I started working at a startup almost 2 years ago. I was brought on part-time. During negotiations I opted for a higher hourly rate as I needed the money and the management structure was questionable (it still is). We are still building our product and the team is small.

I was told I could expect full-time within 3-6 months of working there which still has not substantiated.

I am unsure what to ask exactly, but I would like some equity with the company. I have put about 2 years into the company and I still think we could be 6-12 months from launching the beta of our product.

I don't want to take less money, but should the company be sold I want to benefit from that as well. I do know 2 other employees have some equity with the company, but they are more important to the company at this current stage.

I have a very good relationship with the CEO and want to make my pitch in the next month or two. I've never asked for this, I have no idea how much equity to ask for either.

I appreciate advice on how to ask for equity at this stage, and any negotiating tips that may help my case.

  • 5
    What are you offering them in return?
    – solarflare
    Nov 12, 2018 at 23:33
  • 2
    "During negotiations I opted for a higher hourly rate " - presumably instead of equity ... "I don't want to take less money, but should the company be sold I want to benefit from that". It seemed like an equity/salary trade-off then; what makes you think that that has changed now?
    – Mawg
    Nov 13, 2018 at 7:41
  • @MawgsaysreinstateMonica Perhaps they didn't receive any salary increase during those 2 years, which would provide ample grounds for asking for equity. Aug 17, 2023 at 20:06
  • @user5854648 It'd be really interesting to know the end of the story: did you end up asking for equity and did you get it? Aug 17, 2023 at 20:07
  • I am happy to provide the outcome. I didn't need to "offer something" & you're spot on about my raise. I wanted 2%, received 1.5% equity, and slightly better pay. During my tenure I received 1 raise that was still way below average. I was eventually rewarded with an additional .5% equity bump bringing me to 2% equity. I was told I had the best comp package. I learned someone else who was there half the time made 30k more than me and had the 2% I originally wanted. I ended up leaving the company with about 1.25% equity. I'm now at a startup with a small equity benefit and over 180k salary. Aug 24, 2023 at 16:03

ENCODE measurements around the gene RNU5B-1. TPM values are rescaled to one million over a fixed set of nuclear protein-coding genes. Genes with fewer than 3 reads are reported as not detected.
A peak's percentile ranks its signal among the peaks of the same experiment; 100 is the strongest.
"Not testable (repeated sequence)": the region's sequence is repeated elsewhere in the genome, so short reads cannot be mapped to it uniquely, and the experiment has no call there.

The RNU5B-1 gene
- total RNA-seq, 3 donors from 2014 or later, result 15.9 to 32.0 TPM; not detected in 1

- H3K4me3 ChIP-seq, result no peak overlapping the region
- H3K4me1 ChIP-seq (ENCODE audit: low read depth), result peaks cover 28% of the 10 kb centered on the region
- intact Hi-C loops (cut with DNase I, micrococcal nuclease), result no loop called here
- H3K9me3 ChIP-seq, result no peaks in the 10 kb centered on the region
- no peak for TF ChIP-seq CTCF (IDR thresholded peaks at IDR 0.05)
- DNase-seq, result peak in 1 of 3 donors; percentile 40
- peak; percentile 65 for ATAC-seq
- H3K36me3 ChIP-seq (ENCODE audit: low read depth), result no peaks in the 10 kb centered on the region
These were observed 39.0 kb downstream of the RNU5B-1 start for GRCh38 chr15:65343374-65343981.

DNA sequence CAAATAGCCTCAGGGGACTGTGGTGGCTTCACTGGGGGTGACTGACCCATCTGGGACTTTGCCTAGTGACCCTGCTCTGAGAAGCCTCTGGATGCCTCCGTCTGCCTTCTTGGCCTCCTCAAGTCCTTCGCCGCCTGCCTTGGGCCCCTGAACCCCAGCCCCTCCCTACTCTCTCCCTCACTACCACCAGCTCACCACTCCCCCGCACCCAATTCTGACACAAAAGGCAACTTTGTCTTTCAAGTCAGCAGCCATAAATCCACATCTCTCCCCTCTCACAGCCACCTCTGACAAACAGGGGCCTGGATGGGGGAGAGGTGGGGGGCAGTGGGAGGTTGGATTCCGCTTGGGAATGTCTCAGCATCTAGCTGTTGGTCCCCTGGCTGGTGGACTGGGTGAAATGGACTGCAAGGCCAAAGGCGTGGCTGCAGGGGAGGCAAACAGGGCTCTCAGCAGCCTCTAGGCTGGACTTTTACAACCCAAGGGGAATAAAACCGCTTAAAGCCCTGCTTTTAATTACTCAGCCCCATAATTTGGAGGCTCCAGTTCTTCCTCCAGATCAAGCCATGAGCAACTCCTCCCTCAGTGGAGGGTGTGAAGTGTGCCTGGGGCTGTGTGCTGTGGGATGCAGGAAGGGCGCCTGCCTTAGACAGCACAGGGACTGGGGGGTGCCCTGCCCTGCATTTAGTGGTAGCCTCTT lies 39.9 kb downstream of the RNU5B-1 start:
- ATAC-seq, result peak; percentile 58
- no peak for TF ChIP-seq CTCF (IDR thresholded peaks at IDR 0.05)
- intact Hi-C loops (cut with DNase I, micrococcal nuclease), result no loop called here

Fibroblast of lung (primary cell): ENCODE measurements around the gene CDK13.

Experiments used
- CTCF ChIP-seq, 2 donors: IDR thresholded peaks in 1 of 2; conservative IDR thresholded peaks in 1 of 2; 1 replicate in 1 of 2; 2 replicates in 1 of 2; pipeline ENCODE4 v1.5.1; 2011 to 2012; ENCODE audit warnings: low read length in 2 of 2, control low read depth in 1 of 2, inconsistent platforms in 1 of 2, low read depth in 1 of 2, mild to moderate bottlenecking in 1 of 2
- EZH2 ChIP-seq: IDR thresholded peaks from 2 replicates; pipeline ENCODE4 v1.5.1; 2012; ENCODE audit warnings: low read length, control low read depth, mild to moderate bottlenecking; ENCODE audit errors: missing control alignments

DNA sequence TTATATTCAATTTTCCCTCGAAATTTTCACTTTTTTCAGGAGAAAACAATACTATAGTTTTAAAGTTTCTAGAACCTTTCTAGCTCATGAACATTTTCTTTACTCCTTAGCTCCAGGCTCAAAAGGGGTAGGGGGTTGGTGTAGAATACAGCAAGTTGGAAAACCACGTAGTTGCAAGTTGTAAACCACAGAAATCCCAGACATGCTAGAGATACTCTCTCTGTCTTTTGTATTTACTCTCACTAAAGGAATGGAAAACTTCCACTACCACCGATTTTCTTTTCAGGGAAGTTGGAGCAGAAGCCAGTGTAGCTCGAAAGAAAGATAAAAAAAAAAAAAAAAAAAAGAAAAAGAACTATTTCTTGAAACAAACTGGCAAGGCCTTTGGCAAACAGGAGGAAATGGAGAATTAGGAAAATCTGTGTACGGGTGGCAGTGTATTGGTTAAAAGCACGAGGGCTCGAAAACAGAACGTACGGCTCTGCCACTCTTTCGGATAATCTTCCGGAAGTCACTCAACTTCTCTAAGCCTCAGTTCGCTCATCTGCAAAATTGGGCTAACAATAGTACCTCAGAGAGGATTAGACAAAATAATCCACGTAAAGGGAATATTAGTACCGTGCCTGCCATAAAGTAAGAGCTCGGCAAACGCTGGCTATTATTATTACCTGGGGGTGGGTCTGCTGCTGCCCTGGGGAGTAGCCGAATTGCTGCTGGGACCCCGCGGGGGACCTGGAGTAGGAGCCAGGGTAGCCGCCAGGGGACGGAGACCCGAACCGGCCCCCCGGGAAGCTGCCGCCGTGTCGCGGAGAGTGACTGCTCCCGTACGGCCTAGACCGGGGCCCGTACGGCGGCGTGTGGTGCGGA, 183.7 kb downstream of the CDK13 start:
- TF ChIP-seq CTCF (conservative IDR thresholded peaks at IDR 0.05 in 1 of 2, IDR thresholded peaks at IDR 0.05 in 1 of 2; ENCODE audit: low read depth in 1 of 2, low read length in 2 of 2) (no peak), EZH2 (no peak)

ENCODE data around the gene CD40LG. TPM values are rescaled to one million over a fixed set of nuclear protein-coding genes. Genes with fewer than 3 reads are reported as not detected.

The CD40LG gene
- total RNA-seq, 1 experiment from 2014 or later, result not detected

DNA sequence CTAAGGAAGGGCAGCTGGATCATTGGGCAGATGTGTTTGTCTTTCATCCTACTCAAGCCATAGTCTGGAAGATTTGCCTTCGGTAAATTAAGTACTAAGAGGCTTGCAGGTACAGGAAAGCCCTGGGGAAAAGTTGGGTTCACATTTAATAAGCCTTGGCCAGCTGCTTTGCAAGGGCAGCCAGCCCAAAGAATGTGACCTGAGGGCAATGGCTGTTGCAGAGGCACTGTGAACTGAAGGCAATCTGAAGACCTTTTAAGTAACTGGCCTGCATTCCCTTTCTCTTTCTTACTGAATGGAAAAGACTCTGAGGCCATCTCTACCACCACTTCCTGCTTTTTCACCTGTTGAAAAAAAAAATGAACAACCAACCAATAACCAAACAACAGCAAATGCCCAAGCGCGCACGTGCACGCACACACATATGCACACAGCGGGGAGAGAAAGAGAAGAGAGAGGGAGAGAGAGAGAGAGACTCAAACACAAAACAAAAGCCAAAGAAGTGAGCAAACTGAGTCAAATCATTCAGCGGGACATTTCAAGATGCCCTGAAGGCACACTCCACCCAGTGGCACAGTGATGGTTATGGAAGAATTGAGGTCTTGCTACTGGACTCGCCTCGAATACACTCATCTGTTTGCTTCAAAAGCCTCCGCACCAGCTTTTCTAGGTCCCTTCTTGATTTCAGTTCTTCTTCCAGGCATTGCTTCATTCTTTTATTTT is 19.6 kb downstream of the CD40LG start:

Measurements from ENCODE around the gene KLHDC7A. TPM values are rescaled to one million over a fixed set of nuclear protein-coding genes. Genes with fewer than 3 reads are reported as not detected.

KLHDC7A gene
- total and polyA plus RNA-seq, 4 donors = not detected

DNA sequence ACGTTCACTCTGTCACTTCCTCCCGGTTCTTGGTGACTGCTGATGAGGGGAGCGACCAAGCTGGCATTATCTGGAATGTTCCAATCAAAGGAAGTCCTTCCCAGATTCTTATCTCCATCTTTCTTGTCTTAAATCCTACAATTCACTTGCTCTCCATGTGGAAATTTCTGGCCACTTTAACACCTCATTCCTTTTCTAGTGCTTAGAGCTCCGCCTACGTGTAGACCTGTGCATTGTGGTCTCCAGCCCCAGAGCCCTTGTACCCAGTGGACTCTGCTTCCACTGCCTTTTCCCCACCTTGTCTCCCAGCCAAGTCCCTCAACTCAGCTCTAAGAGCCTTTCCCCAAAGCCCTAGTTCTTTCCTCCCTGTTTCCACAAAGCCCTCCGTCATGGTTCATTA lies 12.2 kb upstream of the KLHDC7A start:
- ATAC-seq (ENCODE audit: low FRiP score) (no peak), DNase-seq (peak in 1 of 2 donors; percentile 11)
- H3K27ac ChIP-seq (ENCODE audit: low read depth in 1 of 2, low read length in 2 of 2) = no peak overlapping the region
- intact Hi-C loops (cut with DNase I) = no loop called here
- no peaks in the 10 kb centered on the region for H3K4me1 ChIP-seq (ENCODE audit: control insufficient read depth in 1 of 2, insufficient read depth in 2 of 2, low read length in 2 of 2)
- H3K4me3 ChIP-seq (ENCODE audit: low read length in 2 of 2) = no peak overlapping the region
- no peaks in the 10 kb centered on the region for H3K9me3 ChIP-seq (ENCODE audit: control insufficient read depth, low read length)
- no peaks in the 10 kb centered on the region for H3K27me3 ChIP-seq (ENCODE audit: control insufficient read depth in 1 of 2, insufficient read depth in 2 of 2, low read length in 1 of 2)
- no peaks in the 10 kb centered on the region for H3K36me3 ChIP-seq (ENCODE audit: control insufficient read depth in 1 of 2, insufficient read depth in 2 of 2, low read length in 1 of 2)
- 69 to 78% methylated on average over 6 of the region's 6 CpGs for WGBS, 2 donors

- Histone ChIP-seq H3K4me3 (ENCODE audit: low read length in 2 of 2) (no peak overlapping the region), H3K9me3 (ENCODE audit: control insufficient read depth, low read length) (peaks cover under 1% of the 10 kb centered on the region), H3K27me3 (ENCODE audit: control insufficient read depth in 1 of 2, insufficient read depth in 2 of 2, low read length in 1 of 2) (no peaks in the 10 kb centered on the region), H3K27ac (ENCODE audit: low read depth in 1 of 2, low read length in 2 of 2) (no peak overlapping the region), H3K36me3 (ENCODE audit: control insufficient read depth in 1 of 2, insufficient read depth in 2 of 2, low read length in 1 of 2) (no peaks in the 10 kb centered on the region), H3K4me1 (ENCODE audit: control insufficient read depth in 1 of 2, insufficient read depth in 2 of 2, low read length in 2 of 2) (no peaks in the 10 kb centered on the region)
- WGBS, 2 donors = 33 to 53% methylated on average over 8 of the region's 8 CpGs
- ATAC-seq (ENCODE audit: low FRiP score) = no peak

3 Answers 3


I appreciate advice on how to ask for equity at this stage

Just ask.

Point out the valuable work you have already done, but in particular emphasize the valuable work you will be doing.

Make sure it's understood that you would like to get some equity without taking a pay cut even though you took a higher rate rather than equity initially.

As a part-timer with a higher pay rate, you may end up with less equity than you would prefer, or realistically no equity at all. It may very well be that since you took a higher rate initially, you already forfeited your opportunity to get equity.

The only way you'll know is to ask.

Unless you know the amount of equity everyone already holds, you have no real basis to ask for a specific amount. So you might be better off to just leave that unsaid and just expect fairness.


If your company does any sort of annual review, that would be the best time to bring up the subject.

Since you initially took a higher salary in lieu of equity, asking for equity instead of a payraise would give an option to shift your balance of compensation back toward the default of less pay but a handful of lottery tickets that only pay out years from now on going public/getting bought out.


First you have to realize that you want get something for free.

So think about what you can offer:

  • Work more hours for the same money.
  • Instead of a raise (if you deserve one)
  • Get paid less money
  • Offer some asset of yours
  • Just pay for the shares you want.

As soon as you have figured out what you have to offer, try to get a good valuation. How much is what you offer worth and how much would be the current worth of the company. Remember, you won´t get the same price as your colleagues got when they made their deals 2 years ago, as the value of the company will probably have increased dramatically over the last two years.

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